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Fifteen years and another lifetime ago, I enrolled in seminary, reasonably certain that I was going to spend my life in church ministry. One of my first classes was “Introduction to Theology,” taught by an established figurehead of the seminary. Professor Arnold used to joke, “God and I are tight. You fall asleep in my class, and I’ll zap you!” After the initial readings, our first assignment was to sketch out our “confessions,” statements of personal beliefs. I worked hard on this assignment, carefully outlining my beliefs, and I was satisfied with the product.
I received the paper back two days later.
The word ‘HERESY’ was written in large, red letters at the top.
The explanatory note underneath explained that I wasn’t in danger of being burned at the stake. In fact, the sin I had committed was carelessness. I had used my words loosely. That’s it.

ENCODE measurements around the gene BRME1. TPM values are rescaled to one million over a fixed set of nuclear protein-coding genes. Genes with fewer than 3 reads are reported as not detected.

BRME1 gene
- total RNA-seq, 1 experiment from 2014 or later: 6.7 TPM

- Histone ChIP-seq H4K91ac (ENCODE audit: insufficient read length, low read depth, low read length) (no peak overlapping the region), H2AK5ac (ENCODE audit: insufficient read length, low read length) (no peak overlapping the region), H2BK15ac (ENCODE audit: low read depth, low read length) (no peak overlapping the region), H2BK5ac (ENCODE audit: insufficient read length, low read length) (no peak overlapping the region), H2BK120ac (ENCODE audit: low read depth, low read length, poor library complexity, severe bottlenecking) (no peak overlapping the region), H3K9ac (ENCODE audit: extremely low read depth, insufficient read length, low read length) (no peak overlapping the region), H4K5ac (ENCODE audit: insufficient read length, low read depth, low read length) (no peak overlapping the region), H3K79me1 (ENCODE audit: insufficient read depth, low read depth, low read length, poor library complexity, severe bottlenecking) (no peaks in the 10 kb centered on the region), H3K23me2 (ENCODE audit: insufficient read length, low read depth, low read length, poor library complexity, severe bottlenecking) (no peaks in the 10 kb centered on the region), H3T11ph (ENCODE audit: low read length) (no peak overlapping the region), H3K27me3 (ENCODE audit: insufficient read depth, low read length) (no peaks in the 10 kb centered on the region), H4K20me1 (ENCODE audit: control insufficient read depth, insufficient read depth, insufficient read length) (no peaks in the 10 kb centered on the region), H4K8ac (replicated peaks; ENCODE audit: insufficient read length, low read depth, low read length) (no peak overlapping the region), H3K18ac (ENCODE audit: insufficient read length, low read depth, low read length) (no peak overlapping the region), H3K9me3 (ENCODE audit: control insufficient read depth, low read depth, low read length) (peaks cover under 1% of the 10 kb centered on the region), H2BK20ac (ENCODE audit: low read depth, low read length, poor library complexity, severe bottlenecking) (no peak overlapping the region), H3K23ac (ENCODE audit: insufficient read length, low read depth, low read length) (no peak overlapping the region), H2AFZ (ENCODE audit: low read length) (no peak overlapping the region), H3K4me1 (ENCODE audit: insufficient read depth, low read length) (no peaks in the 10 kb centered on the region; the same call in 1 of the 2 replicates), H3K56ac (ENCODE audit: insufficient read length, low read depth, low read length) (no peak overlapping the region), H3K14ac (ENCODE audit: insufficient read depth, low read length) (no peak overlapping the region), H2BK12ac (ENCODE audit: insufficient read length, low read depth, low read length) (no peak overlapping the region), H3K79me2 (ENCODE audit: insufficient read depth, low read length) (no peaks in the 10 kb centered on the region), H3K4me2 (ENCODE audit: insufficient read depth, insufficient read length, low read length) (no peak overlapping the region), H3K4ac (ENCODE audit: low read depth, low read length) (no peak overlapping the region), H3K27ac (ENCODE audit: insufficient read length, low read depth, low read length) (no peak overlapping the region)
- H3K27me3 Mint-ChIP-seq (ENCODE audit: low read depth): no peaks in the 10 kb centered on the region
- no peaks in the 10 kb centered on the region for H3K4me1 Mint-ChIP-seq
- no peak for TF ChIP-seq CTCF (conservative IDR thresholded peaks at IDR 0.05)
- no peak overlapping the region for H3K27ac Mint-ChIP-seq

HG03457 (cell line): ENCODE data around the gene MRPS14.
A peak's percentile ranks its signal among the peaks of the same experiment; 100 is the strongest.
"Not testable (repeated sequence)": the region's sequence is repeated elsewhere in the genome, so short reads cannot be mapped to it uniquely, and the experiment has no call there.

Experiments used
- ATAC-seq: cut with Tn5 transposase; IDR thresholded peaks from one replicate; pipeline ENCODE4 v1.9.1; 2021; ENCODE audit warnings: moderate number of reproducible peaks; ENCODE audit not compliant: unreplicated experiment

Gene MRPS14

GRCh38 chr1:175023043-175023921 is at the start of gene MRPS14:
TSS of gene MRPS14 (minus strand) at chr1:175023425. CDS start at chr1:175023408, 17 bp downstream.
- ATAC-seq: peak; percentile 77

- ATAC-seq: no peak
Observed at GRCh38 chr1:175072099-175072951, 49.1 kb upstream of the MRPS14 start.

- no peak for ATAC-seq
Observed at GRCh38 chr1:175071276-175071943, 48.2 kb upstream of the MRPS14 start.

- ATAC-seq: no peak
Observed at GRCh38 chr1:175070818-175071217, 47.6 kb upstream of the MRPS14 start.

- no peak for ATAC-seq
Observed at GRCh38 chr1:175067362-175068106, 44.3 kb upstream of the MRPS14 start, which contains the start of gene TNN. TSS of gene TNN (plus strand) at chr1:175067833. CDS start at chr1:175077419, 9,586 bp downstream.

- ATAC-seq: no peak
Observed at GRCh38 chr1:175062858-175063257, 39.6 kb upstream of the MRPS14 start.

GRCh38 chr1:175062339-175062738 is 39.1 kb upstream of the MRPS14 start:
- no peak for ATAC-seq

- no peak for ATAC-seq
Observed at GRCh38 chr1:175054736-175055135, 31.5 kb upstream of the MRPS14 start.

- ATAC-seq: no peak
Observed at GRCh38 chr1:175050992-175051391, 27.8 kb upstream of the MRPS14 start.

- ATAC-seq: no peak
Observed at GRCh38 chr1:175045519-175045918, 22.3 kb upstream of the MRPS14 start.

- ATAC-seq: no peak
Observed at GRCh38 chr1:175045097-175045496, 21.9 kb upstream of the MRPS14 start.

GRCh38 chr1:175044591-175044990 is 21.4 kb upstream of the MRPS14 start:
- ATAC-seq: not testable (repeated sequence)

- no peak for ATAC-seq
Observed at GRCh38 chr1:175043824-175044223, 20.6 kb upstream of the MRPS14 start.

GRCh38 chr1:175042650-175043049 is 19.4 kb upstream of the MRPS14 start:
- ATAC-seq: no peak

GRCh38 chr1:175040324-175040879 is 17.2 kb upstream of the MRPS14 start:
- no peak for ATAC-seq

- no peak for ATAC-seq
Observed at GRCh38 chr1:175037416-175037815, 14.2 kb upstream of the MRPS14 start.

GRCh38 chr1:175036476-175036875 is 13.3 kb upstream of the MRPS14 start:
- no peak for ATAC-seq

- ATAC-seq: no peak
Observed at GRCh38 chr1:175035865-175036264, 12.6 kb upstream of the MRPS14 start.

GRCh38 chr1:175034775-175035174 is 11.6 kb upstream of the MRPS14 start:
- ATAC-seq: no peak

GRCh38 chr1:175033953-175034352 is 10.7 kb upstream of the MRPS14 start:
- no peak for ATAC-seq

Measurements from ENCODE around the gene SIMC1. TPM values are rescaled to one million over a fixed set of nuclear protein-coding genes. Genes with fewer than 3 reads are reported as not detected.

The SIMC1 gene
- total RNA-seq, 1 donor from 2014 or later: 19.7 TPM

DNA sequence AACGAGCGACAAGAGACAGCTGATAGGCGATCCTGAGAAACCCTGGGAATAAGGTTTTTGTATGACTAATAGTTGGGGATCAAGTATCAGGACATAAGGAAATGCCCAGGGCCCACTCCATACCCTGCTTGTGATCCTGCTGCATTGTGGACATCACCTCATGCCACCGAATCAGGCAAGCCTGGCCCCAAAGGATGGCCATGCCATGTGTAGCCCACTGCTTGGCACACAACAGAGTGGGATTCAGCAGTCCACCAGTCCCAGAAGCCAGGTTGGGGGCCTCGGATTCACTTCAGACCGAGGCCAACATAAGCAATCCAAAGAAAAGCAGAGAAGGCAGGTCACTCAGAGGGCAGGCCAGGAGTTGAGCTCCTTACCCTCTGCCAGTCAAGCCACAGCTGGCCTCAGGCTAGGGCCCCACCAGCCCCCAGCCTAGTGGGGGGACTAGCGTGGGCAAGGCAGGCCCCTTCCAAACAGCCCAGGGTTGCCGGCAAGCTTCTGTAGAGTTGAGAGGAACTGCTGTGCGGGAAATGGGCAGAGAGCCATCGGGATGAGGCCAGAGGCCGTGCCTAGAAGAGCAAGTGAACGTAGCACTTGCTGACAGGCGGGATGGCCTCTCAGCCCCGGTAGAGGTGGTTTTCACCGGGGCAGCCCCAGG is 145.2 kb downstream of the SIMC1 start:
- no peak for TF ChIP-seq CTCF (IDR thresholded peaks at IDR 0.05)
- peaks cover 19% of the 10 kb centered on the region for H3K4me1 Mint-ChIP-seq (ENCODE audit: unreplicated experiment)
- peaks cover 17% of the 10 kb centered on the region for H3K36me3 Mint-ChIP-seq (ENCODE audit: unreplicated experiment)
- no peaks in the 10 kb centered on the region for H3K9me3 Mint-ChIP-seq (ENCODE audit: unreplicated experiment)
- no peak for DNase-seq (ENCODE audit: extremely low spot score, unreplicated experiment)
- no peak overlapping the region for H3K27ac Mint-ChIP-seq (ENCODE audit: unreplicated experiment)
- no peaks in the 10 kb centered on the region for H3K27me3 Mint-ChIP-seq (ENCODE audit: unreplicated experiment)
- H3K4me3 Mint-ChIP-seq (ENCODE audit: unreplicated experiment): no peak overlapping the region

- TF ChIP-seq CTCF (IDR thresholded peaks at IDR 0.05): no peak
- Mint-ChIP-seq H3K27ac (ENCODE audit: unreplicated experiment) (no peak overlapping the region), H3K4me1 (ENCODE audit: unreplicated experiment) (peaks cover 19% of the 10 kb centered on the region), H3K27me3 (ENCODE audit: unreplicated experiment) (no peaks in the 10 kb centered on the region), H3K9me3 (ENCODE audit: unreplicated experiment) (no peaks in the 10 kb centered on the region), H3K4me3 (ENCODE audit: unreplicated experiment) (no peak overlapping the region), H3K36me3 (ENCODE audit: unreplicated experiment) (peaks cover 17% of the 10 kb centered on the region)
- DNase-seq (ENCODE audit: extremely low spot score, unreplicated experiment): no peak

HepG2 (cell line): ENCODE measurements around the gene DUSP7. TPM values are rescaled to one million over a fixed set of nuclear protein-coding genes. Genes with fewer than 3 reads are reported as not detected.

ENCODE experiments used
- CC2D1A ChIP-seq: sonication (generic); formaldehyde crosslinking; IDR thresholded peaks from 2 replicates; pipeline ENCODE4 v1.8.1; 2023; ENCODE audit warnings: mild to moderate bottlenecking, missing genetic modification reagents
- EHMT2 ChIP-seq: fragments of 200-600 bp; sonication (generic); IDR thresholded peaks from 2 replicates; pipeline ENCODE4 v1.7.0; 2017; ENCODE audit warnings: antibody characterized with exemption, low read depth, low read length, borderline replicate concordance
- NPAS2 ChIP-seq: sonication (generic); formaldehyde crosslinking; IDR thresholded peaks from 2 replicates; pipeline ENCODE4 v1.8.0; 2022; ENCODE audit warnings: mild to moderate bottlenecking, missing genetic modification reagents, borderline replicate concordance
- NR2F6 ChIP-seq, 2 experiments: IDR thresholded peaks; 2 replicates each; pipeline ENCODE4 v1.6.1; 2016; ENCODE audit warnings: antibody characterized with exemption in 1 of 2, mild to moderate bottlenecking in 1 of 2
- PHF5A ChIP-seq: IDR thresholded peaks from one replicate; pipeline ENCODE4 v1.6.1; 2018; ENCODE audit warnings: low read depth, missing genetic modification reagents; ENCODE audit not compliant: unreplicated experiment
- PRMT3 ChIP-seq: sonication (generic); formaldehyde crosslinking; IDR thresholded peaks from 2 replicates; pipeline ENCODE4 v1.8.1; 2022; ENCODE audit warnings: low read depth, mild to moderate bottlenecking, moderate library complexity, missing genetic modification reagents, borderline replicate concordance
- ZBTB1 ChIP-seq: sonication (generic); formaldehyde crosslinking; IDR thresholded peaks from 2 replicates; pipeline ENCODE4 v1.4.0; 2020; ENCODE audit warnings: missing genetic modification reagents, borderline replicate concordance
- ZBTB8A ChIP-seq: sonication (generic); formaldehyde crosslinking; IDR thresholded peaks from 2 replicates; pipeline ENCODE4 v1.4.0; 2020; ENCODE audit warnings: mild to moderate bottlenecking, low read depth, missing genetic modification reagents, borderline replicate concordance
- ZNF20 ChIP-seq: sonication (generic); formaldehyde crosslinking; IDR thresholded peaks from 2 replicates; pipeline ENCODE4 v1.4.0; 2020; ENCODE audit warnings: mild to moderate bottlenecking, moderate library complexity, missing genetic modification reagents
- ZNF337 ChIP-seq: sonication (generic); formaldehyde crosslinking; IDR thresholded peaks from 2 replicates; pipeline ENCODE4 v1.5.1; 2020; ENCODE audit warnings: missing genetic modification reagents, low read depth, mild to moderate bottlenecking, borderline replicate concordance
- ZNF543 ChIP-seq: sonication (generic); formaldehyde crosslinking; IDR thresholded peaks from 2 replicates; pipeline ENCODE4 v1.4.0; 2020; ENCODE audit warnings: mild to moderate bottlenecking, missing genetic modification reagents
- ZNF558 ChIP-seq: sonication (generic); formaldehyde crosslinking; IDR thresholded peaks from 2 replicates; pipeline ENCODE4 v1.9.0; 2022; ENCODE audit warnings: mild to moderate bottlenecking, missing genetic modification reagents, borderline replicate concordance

I learned a valuable lesson that day. Words matter. From that assignment forward, I learned to examine each word carefully. The best time to do this, I found, is in the proofreading phase. My habit is to get my thoughts onto the screen, then go find something else to do for awhile. When I return to my words, I can see how a certain word doesn’t fit quite right, or how a phrase could be improved by transforming a boring word into an exciting one.
As a proofreader at ProofreadingPal, I see a lot of otherwise well-written documents with some gaping flaws caused by carelessness. I understand. And I like to make suggestions in addition to corrections – changing a word may fix a document, but changing a way to think about how to write is rewarding.
I’ve been called a heretic since that day, to be sure. But never because of careless, unexamined writing.